“Net neutrality” is one of those brilliant coinages, like chained CPI, with a technocratic sheen designed to deter ordinary citizens from taking interest in policy proposals of fundamental importance to them.
Bill Moyers interviews David Carr of the New York Times and Susan Crawford, a visiting professor at Harvard Law School, about the how the biggest service providers like Comcast and Verizon have been pushing hard to balkanize the Internet by creating more stratified service tiers based on speed of access. This change is anticipated to hurt both lower income consumers and specialized websites, like not-for-profits, cultural and scientific sites, and…independent blogs.
So who did Obama put in charge of the FCC? Tom Wheeler, a former cable lobbyist. And of course, Wheeler hand-waves and professes that he just can’t oppose those powerful operators, he lost in court. Susan Crawford debunks that idea:
BILL MOYERS: And Tom Wheeler says that, look, the FCC’s tried twice to rewrite the rules of Net neutrality. And the appeals court, federal appeals court, has turned thumbs down twice. He’s saying, I’m only doing what I can do to write rules that are consistent with what the court has said.
SUSAN CRAWFORD: What’s not right about that is that he can do something. The FCC has tried to simultaneously deregulate by not labeling these guys as utilities. And yet, adopt Net neutrality rules. All he has to do is relabel these services as utility services. And then he stands on firm legal footing. He can forebear from any details of those rules. He doesn’t want to apply. The courts have struck this down because it’s incoherent. That’s the problem. If he marches forward on a clear legal path, he’ll be fine. But he wants to avoid World War III on the cable institutions.
So the real issue isn’t that public interest couldn’t prevail but that the Administration isn’t about to declare war on communication providers. And this almost-certain death net neutrality isn’t bad just in terms of diversity of content and democratic processes, it’s also bad for the health of the Web as system. The intent is to produce a more balkanized Internet, with the various local monopolist creating nodes that they increasingly control. Craig Heimark’s remarks in a recent post on high frequency trading apply here:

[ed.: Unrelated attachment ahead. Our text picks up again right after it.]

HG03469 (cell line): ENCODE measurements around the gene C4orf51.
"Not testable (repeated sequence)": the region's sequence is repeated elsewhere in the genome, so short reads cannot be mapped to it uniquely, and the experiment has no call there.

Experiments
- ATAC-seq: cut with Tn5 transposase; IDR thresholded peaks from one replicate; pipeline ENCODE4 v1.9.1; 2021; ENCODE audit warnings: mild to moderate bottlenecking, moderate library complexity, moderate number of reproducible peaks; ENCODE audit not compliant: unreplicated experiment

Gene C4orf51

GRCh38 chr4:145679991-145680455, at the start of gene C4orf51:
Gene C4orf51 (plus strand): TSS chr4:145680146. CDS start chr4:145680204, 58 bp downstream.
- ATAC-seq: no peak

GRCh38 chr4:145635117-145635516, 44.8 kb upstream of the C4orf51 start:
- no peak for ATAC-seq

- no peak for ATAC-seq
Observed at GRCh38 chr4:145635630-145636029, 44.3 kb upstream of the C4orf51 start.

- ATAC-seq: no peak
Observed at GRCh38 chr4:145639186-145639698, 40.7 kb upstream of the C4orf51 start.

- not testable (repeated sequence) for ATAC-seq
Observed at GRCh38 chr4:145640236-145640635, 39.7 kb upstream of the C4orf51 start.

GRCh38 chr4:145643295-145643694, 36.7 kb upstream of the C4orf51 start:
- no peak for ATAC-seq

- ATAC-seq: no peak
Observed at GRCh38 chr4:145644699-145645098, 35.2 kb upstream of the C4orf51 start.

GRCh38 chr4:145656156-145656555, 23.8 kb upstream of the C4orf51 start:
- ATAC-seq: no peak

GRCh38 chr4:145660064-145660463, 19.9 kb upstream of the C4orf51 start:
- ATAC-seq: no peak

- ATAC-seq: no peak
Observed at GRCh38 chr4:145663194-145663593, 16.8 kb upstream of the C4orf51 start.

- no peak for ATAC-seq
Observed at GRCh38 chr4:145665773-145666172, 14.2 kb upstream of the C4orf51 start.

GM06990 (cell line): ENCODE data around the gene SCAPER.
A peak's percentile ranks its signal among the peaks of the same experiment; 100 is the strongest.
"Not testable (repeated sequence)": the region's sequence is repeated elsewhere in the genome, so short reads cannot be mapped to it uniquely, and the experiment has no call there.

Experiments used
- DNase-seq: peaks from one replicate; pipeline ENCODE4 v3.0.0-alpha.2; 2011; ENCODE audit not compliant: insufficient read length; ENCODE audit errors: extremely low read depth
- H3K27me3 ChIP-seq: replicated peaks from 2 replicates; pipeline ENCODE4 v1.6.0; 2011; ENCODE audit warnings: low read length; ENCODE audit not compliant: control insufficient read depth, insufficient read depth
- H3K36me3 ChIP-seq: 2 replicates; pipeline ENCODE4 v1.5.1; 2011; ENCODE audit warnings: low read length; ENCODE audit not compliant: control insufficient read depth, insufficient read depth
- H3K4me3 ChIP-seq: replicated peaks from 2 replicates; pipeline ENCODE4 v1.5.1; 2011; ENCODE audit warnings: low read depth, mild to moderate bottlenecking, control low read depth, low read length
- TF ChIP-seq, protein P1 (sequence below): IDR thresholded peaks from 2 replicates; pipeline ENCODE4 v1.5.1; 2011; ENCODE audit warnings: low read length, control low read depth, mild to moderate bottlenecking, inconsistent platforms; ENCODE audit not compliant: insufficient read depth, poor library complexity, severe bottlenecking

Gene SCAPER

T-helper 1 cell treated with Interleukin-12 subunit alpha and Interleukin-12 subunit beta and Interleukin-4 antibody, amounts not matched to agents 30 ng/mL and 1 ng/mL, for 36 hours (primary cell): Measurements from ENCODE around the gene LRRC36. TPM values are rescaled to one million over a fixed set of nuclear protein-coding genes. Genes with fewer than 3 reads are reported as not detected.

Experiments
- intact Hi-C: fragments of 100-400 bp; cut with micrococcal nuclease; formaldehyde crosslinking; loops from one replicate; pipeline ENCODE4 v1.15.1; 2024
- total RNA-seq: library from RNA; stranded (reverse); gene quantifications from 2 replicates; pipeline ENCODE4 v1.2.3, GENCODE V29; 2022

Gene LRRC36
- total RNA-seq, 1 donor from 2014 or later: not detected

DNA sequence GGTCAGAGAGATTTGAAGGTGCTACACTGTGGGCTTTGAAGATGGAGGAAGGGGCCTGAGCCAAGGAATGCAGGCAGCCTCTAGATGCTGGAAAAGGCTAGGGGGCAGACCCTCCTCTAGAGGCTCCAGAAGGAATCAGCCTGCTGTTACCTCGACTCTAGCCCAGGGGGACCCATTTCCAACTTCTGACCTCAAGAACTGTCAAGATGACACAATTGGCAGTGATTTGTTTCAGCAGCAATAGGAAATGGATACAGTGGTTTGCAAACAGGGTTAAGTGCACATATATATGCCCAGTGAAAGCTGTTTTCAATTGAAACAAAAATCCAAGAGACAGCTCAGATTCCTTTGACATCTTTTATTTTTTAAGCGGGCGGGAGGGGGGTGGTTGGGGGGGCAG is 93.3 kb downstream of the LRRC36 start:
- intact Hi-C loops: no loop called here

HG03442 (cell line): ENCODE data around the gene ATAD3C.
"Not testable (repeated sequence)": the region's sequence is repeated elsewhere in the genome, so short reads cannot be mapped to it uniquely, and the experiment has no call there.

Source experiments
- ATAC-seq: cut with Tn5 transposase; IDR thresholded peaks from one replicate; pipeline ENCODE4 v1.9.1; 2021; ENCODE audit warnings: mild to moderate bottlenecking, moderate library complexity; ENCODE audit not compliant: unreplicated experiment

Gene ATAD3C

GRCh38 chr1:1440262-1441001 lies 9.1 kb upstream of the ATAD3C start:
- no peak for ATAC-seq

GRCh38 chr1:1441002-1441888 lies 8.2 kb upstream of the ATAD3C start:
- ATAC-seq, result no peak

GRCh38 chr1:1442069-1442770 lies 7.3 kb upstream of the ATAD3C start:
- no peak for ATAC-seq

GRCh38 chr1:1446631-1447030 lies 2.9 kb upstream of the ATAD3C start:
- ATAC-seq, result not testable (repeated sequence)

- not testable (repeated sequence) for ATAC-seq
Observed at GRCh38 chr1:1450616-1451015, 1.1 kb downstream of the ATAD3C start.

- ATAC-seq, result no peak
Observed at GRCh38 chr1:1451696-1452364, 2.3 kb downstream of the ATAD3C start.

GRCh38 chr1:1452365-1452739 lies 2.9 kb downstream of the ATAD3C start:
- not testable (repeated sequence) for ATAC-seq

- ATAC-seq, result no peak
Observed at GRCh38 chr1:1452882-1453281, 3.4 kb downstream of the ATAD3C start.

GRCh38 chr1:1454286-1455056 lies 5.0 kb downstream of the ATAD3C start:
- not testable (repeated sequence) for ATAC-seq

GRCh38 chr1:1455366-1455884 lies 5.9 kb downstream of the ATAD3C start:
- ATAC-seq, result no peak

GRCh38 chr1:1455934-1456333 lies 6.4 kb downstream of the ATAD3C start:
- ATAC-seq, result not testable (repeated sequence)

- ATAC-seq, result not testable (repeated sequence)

The old exchange system was a hub and spoke model, which was a stable system architecture. The internet was an outgrowth of a DARPA project to make a communication system so decentralized that it could not be taken out by a nuclear strike. Hub and spoke models are stable, but subject to an outage, say by a nuclear bomb or electrical failure. What chaos theorists have found is that highly decentralized networks are stable, as are single node networks (like exchanges), but that slightly decentralized networks are fragile…So regulators have left investors with the worse possible market structure.
And they are about to do that to the Internet.
Please call or write your Congresscritters, particularly if they are up for reelection this November, and tell them that this is a make-or-break issue as far as your support of Democratic party candidates is concerned.
You can read the transcript here. Please circulate this video widely.